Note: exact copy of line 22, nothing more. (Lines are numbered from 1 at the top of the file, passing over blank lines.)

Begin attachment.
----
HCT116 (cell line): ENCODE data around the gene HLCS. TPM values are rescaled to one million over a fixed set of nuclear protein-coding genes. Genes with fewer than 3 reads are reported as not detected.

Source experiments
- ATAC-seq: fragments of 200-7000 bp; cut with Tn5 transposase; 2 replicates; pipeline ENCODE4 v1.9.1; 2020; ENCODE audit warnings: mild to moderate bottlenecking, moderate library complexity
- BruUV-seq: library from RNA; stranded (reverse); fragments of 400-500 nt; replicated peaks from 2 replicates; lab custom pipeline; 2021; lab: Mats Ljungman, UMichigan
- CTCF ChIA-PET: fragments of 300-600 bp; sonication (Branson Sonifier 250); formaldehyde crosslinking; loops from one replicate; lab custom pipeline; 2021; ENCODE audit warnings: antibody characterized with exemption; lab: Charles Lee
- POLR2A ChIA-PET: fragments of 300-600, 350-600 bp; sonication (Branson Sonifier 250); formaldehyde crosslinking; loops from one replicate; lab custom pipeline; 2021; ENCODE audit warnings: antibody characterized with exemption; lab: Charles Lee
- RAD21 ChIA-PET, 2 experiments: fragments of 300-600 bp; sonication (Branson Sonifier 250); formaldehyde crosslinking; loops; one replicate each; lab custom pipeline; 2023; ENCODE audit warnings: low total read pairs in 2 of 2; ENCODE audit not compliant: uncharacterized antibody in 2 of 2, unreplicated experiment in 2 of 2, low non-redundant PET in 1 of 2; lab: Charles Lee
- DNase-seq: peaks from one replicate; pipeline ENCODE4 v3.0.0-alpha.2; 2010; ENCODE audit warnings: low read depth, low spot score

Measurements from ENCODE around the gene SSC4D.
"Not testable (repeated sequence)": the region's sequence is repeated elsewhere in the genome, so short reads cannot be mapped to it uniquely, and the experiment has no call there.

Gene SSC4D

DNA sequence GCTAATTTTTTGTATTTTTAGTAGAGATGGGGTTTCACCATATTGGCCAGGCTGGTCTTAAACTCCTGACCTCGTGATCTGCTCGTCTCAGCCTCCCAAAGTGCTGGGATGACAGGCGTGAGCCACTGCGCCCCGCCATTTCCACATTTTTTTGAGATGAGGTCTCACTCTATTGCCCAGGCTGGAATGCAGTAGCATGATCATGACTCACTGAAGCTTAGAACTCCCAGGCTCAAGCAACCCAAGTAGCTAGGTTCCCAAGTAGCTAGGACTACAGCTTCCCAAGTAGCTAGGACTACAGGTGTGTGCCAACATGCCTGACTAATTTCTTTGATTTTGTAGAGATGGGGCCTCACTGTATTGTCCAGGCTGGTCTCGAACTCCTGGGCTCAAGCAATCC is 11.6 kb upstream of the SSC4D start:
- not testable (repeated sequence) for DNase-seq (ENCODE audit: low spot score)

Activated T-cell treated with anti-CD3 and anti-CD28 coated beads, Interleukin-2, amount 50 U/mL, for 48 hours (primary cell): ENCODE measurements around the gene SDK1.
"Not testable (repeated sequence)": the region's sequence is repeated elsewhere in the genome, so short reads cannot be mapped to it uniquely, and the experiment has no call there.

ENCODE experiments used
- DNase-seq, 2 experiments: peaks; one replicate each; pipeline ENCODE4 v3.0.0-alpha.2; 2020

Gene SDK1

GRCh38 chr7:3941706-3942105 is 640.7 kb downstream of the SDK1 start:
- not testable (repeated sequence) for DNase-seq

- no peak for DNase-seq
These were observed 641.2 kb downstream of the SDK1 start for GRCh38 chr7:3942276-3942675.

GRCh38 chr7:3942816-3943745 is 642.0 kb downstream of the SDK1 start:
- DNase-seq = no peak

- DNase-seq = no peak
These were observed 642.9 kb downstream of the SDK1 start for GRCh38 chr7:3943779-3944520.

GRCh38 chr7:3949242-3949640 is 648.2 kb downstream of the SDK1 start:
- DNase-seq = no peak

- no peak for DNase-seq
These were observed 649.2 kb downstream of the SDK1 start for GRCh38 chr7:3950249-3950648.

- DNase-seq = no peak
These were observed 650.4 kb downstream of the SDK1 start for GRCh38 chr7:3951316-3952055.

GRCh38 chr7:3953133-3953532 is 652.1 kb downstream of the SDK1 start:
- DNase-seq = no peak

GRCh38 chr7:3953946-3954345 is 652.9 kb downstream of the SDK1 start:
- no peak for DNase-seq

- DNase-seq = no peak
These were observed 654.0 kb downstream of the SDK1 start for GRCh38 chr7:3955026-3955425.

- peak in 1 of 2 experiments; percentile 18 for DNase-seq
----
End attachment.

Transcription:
These were observed 641.2 kb downstream of the SDK1 start for GRCh38 chr7:3942276-3942675.